8.2. Informative References

APNIC, "APNIC Repository", , <>.
Bruijnzeels, T., Bush, R., and G. G. Michaelson, "Resource Public Key Infrastructure (RPKI) Repository Requirements", Work in Progress, Internet-Draft, draft-ietf-sidrops-prefer-rrdp-02, , <>.
Bruijnzeels, T., de Kock, T., Hill, F., and T. Harrison, "RPKI Publication Server Best Current Practices", Work in Progress, Internet-Draft, draft-timbru-sidrops-publication-server-bcp-02, , <>.
NLNet Labs, "krill-sync - 0.3.0 development branch", , <>.
IEEE and The Open Group, "ls - The Open Group Base Specifications Issue 7", , <>.
Fontugne, R., Phokeer, A., Pelsser, C., Vermeulen, K., and R. Bush, "RPKI Time-of-Flight: Tracking Delays in the Management, Control, and Data Planes", , <>.
Housley, R., "BinaryTime: An Alternate Format for Representing Date and Time in ASN.1", RFC 6019, DOI 10.17487/RFC6019, , <>.
Austein, R., Huston, G., Kent, S., and M. Lepinski, "Manifests for the Resource Public Key Infrastructure (RPKI)", RFC 9286, DOI 10.17487/RFC9286, , <>.
Jeker, C., Snijders, J., Dzonsons, K., and T. Buehler, "rpki-client", , <>.
Kock, T. D., "rpki-rrdp-tools-py", , <>.
Snijders, J., "rpkitouch", , <>.
Snijders, J., "rpkiviews", , <>.
RIPE NCC, "rsyncit", , <>.

Appendix A. Considerations and Alternative Approaches

This section is to be removed before publishing as an RFC.

A slightly different approach that has been suggested is to normalize file mod-times based on the Signed Object's embedded End-Entity (EE) X.509 notBefore timestamp value. A downside of this approach is that objects from CAs not using one-time use EE certificates, per section 5.1.1 of [RFC9286] would result in multiple objects signed at different points in time with the same mod-times.

Additionally, CAs might backdate the notBefore timestamp to increase the validity window of the Signed Object, which in turn decreases insight for RPKI operators as to when exactly the Signed Object purportedly came into existence. Along similar lines, the notBefore timestamp may be set in the future for contractual reasons. Setting the mod-time of a file to a future date may be unintuitive for users, and some programs (e.g. GNU make) will warn on encountering files with such mod-times.

There is also an increased chance of two distinct objects published to the same path having the same mod-time and filesize under this approach, due to CAs setting the notBefore timestamp to some stable value for a given object and reissuance often not changing the file size (e.g. where a prefix or a max-length value is changed in a ROA). In such a situation, if the receiver has the first copy of a file, rsync retrieval will skip the second copy of the file, and the synchronization operation for the associated repository will result in a "failed fetch", per section 6.6 of [RFC9286], due to an inconsistency between the file's hash and the hash listed in the associated manifest. That in turn necessitates further retrieval operations on the part of the receiver. The chance of two distinct objects being issued with the same mod-time and filesize when CMS signing-time is used to set the mod-time is much smaller, since it requires that those distinct objects be issued in very close succession.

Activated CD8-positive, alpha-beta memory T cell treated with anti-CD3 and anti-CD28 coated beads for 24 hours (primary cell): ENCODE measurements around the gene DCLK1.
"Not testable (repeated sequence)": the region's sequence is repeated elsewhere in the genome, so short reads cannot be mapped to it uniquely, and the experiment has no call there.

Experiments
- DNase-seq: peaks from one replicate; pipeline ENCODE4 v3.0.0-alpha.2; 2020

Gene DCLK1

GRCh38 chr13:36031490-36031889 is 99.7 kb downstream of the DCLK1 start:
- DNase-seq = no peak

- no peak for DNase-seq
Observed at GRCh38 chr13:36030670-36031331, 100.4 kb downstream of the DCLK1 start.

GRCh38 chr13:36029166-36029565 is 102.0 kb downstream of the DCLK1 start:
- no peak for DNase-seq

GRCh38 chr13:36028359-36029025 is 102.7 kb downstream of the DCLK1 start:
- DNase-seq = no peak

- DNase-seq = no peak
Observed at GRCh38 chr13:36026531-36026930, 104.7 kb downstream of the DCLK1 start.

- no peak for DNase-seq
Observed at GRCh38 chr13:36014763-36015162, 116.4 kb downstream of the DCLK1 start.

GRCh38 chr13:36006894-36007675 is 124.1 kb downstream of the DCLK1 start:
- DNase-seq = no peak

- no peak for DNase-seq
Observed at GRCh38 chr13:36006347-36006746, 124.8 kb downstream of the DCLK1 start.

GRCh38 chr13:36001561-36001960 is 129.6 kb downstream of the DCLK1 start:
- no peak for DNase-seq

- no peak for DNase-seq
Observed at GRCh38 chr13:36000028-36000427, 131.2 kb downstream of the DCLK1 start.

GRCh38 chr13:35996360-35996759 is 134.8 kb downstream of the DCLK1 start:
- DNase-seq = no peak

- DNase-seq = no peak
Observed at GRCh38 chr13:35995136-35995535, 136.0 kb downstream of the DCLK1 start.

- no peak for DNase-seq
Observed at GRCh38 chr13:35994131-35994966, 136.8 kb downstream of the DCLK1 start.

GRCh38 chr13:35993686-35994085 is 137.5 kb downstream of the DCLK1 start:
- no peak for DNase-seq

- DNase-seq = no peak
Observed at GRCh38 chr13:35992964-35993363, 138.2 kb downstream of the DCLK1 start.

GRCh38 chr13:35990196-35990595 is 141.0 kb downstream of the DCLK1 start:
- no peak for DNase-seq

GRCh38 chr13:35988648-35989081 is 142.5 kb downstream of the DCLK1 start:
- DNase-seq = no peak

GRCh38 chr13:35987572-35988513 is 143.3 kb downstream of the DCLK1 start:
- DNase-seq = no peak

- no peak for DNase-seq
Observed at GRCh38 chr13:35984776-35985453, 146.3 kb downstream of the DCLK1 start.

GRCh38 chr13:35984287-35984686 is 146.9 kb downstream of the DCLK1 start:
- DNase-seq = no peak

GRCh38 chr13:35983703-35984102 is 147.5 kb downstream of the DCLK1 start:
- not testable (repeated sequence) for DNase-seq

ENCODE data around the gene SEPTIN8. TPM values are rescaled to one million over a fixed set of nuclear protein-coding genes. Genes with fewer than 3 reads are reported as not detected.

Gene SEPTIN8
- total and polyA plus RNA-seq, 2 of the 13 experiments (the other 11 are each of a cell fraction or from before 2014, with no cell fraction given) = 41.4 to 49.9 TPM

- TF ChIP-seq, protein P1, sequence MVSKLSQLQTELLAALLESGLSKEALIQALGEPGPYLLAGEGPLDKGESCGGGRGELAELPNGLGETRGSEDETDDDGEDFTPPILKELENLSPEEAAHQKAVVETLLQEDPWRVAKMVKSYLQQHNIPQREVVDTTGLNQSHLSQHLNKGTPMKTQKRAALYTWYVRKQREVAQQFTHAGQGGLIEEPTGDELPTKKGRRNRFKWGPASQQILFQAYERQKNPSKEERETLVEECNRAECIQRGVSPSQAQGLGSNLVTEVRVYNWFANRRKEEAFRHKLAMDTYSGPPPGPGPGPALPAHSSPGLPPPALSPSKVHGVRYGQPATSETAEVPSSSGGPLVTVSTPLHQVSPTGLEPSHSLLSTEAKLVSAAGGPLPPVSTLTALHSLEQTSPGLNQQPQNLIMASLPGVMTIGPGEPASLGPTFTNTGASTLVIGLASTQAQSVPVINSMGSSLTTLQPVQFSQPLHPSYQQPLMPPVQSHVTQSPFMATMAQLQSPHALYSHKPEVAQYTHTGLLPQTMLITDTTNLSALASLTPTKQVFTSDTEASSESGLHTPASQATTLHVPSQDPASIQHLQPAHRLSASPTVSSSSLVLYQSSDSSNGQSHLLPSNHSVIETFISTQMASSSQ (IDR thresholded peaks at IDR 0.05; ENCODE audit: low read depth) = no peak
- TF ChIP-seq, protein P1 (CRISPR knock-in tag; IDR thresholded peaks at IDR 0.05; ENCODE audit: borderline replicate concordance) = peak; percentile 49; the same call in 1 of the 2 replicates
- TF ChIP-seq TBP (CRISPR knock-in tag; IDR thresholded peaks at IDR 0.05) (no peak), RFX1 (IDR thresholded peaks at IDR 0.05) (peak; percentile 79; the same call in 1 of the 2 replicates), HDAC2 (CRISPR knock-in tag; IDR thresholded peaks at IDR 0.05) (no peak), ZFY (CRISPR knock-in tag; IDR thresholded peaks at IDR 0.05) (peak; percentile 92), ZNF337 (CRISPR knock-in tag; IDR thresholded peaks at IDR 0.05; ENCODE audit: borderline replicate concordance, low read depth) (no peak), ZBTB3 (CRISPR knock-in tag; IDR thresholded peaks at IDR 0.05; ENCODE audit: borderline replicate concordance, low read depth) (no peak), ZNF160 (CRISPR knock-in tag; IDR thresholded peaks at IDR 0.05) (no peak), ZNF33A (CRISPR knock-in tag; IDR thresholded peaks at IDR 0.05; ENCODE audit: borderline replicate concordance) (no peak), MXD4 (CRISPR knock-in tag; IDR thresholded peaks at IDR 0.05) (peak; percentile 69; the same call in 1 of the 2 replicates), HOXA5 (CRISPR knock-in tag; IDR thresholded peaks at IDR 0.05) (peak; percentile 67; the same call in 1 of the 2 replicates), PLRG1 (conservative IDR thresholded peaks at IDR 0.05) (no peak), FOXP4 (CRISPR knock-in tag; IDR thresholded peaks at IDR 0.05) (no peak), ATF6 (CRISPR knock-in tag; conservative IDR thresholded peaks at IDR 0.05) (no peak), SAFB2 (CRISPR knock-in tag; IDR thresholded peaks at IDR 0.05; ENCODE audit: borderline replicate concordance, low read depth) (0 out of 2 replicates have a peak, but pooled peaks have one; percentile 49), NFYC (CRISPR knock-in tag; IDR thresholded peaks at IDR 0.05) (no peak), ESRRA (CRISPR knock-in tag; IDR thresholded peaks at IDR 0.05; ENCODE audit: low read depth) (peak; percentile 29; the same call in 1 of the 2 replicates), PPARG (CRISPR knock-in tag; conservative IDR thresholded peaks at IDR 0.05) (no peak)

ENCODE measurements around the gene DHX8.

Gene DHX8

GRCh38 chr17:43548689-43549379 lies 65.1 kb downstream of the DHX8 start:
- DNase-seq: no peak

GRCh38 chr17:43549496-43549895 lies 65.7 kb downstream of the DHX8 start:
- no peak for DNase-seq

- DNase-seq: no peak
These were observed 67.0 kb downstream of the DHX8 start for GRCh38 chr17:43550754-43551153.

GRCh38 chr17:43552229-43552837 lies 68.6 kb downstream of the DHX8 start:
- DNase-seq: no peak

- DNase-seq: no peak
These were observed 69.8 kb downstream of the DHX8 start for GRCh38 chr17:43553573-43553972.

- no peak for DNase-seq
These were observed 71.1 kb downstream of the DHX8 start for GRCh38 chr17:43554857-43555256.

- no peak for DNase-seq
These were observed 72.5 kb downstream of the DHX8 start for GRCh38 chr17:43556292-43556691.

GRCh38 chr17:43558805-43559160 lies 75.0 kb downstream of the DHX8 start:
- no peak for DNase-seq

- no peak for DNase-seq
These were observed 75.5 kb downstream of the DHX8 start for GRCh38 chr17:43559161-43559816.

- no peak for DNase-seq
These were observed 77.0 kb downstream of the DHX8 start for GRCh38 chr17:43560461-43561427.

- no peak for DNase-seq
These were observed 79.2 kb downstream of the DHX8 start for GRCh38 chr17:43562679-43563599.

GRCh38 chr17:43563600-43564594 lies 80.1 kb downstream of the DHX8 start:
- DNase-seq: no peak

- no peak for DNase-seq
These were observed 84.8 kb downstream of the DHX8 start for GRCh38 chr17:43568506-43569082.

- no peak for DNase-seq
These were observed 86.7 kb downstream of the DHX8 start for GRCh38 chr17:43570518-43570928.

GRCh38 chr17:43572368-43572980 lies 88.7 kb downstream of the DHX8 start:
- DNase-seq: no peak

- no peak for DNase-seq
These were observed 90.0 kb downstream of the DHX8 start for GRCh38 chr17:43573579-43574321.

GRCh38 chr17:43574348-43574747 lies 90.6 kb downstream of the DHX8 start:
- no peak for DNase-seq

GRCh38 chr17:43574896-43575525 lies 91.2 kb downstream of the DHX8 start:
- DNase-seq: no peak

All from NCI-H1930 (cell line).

Another downside of using notBefore is that Repository operators would need to deserialize both the CMS envelope and the X.509 EE certificate contained therein to extract a timestamp, instead of merely parsing the CMS envelope.

Ensuring the mod-time is set to the CMS signing-time gives RPKI operators a headstart when using tools like [ls], in the sense that the mod-time aligns with the purported time of object issuance.

The CMS signing-time attribute has proven useful in researching and tracking delays in various layers of the RPKI [PAM23]. Mandating the CMS signing-time to be present might aid future researchers studying the RPKI ecosystem.

The --checksum option to rsync disables the mod-time and filesize comparison check in favour of a check based on a whole-file checksum. This check is slower than the mod-time and filesize check, but (in instances where the file content has not changed) faster than the general-purpose rsync synchronization algorithm. Since ensuring consistency between the mod-time and filesize on both sides of the transaction is straightforward, there is no particular reason to pursue an approach based on rsync's --checksum feature.

Appendix B. Implementation status

This section is to be removed before publishing as an RFC.

This section records the status of known implementations of the protocol defined by this specification at the time of posting of this Internet-Draft, and is based on a proposal described in RFC 7942. The description of implementations in this section is intended to assist the IETF in its decision processes in progressing drafts to RFCs. Please note that the listing of any individual implementation here does not imply endorsement by the IETF. Furthermore, no effort has been spent to verify the information presented here that was supplied by IETF contributors. This is not intended as, and must not be construed to be, a catalog of available implementations or their features. Readers are advised to note that other implementations may exist.

According to RFC 7942, "this will allow reviewers and working groups to assign due consideration to documents that have the benefit of running code, which may serve as evidence of valuable experimentation and feedback that have made the implemented protocols more mature. It is up to the individual working groups to use this information as they see fit".

Authors' Addresses

Job Snijders
Tom Harrison
Asia Pacific Network Information Centre
6 Cordelia St
South Brisbane QLD 4101